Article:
DCSIMG

UKIP bid for unitary authority dismissed

County Hall, the cenre of North Yorkshire County Council's campus in Northallerton will be 100 years old on Tuesday January 31.

County Hall, the cenre of North Yorkshire County Council's campus in Northallerton will be 100 years old on Tuesday January 31.

 

A bold bid to create a unitary authority to run North Yorkshire has been dismissed by the county council.

The proposals would see the county’s existing eight authorities streamlined into a single tier, or two smaller all-encompassing bodies to administer the region.

It would save millions of pounds, say UKIP councillors who made a notice of motion to debate the bid, reducing the burden on the tax-payer and simplifying systems.

But the bid has been dismissed by North Yorkshire County Council’s (NYCC) executive, who say now is simply not the time to consider such a change.

“There’s no excuse in the longer term for two tier working,” said council leader John Weighell. “It’s costly, and it’s leads to duplication.

“The motion says the right things. But it’s not on the agenda at the moment.

“Therefore it is wasting everybody’s time and distracting everybody from the job we have to do - and at the moment that is to make savings.”

UKIP county councillors David Simister (Bilton and Nidd Gorge) and Sam Cross (Filey) had first raised the issue in February, calling on the authority to begin talks with councils in Scarborough and Harrogate, Hambelton, Craven, Richmondshire, Selby and Ryedale.

Merging them under a unitary authority would make massive savings, they said, simplifying procedures and systems.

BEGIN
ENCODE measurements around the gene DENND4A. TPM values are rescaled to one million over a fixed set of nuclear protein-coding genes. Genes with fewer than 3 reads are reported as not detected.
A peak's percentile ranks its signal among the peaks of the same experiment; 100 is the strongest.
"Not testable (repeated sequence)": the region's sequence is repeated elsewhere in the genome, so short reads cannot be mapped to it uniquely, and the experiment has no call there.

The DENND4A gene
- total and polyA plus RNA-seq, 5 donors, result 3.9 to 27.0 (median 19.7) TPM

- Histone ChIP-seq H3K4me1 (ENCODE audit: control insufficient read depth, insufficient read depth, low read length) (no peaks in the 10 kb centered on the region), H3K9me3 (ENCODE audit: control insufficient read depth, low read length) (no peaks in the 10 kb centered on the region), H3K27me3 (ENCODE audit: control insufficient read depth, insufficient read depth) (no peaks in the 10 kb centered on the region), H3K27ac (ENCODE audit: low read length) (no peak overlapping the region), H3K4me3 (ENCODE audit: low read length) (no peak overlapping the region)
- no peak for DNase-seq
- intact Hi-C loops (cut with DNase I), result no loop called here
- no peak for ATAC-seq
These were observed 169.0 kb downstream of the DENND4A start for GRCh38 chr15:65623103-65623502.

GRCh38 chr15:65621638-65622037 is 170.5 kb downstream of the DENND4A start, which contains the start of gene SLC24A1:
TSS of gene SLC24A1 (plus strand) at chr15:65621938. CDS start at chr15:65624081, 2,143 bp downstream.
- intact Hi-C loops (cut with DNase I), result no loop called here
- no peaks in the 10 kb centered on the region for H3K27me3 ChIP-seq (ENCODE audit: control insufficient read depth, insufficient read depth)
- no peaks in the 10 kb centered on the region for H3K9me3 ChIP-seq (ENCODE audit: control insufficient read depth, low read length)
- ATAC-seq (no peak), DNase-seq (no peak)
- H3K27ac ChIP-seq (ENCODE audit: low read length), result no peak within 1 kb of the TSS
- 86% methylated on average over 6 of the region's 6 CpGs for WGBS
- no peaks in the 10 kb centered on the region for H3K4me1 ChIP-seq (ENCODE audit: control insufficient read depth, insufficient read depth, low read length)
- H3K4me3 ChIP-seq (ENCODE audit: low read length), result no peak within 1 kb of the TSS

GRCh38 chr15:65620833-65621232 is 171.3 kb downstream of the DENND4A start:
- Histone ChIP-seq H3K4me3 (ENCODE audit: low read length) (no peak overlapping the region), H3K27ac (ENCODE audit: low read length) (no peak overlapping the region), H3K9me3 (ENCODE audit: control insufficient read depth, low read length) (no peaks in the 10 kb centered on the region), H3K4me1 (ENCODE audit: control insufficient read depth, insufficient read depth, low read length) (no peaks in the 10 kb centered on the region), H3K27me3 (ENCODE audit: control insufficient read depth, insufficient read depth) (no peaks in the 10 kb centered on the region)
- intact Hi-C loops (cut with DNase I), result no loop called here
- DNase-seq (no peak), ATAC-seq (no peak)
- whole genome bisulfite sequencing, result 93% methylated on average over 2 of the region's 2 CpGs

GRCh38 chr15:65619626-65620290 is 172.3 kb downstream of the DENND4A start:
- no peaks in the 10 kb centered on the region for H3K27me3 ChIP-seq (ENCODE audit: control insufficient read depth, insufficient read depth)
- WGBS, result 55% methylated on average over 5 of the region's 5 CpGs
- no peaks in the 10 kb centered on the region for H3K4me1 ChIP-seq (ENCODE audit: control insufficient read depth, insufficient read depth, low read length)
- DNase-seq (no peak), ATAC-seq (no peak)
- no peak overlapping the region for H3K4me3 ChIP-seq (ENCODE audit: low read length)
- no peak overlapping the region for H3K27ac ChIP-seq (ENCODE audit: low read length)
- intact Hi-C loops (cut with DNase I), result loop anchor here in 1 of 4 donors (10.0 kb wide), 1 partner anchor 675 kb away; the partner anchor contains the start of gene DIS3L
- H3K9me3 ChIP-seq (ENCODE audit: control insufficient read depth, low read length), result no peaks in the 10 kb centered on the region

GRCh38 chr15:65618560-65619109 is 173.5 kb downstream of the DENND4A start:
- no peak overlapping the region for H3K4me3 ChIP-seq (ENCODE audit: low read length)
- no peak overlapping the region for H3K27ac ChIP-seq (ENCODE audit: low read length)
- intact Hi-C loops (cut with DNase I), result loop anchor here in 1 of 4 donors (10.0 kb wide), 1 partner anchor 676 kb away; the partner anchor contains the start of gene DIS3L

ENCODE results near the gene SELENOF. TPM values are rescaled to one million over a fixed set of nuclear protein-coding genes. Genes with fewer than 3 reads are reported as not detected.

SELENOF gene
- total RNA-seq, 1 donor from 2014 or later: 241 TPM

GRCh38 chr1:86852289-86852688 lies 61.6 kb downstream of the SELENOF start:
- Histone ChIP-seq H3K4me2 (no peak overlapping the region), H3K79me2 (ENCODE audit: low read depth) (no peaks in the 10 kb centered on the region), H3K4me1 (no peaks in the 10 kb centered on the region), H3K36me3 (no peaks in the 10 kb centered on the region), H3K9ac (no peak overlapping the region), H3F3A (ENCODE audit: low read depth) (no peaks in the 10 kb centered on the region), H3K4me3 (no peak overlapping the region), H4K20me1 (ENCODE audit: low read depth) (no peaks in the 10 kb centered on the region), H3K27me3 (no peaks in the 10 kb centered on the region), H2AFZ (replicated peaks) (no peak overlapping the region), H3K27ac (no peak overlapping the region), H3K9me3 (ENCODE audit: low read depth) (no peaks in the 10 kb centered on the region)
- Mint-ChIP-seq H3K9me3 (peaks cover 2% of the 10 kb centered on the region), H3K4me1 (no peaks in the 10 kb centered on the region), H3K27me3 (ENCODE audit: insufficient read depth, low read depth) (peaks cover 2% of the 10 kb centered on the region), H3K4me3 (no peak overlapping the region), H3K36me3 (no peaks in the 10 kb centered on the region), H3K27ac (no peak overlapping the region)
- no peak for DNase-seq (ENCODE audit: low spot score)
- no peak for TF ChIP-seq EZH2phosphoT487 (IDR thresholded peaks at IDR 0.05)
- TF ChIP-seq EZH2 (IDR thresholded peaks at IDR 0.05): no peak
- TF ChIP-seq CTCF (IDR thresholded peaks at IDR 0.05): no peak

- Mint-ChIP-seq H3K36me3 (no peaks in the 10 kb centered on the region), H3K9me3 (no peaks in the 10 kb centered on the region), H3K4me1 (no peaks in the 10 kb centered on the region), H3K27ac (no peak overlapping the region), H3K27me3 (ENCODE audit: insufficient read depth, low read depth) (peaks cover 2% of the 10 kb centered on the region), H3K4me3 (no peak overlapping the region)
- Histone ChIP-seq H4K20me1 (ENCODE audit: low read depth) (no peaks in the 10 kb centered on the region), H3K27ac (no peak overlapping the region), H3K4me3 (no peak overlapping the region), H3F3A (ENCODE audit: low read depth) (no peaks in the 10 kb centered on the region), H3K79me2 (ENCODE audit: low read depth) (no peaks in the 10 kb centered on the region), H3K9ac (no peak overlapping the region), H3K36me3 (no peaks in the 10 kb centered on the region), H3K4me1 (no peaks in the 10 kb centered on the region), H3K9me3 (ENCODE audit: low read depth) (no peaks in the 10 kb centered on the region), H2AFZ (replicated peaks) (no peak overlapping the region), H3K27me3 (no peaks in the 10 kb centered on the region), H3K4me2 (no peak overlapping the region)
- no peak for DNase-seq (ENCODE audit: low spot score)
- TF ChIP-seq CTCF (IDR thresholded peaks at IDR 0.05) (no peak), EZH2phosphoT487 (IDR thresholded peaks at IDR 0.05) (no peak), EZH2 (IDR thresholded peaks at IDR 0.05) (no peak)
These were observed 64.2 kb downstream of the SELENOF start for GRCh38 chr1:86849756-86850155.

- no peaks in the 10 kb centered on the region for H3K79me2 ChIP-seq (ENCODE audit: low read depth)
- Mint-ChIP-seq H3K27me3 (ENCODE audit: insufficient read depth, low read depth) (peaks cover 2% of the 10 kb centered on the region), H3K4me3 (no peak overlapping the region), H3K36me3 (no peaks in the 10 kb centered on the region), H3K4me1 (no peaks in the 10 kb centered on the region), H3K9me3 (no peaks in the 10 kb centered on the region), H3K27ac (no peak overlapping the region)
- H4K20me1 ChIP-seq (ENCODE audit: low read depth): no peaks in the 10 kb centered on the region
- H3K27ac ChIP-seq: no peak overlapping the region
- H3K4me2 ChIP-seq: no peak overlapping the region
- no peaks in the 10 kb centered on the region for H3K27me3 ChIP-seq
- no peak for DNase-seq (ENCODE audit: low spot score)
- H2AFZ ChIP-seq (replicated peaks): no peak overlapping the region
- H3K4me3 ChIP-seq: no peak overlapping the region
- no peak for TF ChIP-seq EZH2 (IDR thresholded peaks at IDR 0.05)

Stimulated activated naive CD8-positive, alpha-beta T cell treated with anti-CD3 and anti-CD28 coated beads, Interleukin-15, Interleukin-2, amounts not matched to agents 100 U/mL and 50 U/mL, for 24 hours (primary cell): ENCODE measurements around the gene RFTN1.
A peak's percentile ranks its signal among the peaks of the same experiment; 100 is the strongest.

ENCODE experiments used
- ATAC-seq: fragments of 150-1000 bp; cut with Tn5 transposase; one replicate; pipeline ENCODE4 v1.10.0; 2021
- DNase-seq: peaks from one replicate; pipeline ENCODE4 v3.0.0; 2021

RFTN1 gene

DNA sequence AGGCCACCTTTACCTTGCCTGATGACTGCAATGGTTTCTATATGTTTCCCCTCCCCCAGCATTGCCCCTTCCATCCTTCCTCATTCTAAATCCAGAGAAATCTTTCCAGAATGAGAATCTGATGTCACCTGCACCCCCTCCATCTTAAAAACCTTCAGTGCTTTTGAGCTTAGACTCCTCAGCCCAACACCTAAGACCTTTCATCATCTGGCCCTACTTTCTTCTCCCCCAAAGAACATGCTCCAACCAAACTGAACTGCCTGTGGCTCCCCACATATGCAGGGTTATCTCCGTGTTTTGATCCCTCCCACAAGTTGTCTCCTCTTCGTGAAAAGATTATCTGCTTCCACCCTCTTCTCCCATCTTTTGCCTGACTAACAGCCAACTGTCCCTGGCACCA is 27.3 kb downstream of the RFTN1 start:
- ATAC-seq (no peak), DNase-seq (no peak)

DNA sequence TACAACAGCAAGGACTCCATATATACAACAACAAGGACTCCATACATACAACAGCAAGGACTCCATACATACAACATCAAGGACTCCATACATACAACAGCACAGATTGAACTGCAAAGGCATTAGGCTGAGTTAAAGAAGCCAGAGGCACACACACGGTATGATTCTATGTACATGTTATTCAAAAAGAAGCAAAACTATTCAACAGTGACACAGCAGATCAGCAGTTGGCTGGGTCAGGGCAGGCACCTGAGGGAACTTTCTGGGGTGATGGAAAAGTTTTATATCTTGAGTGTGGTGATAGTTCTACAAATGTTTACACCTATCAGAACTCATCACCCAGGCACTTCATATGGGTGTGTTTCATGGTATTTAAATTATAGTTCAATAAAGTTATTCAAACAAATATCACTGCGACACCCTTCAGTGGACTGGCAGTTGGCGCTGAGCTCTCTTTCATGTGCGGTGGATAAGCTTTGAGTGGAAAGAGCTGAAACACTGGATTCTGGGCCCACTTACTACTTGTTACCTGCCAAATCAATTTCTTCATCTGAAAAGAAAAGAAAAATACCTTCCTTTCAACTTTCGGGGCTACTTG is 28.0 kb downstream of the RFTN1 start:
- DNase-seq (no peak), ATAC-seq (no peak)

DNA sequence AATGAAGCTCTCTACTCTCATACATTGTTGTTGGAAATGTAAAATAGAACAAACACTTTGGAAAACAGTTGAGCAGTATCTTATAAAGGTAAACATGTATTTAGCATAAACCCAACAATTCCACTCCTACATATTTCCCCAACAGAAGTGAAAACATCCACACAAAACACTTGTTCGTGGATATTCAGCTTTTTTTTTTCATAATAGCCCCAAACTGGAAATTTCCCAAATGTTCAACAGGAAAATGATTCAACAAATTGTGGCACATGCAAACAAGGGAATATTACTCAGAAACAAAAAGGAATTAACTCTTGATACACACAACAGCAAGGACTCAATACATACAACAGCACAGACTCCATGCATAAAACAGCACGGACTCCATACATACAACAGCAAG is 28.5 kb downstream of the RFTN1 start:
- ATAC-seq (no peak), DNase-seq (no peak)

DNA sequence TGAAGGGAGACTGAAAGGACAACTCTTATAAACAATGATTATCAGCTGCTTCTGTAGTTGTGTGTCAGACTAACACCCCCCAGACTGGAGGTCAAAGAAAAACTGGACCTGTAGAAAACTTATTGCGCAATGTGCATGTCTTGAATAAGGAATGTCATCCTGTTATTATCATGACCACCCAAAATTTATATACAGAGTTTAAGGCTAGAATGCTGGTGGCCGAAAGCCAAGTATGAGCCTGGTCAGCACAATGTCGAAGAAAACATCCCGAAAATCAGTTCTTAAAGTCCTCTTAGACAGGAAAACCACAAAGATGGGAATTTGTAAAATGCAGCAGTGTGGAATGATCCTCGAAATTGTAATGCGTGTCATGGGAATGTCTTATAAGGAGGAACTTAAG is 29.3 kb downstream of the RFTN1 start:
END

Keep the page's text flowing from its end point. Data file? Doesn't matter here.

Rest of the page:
“We have one county council and seven district councils covering North Yorkshire,” said Coun Simister. “We have eight chief executives, eight boards, jobs replicated throughout the district.

“If you amalgamated them, we could cut out a huge swathe of bureaucracy.

“It works well in York, in Leeds and Bradford. And without a shadow of a doubt it would make huge savings.

“It would simplify things and bring a greater levels of service to the electorate.”

But the bid was dismissed by NYCC’s executive last month and, when it was raised again at the authority’s annual meeting in Northallerton last week, it was ruled out again.

“It’s not, at this moment in time, backed by the present Government,” said Coun Weighell.

“The motion is totally unrealistic - it’s not going to happen at this moment in time.

“It will come back. There’s not the slightest doubt about that. We need to save £74m in the next five years. A single authority would save about half of that - without having to make any cuts.

“But nothing will happen at all before the next general election. It may take longer than that.”

 

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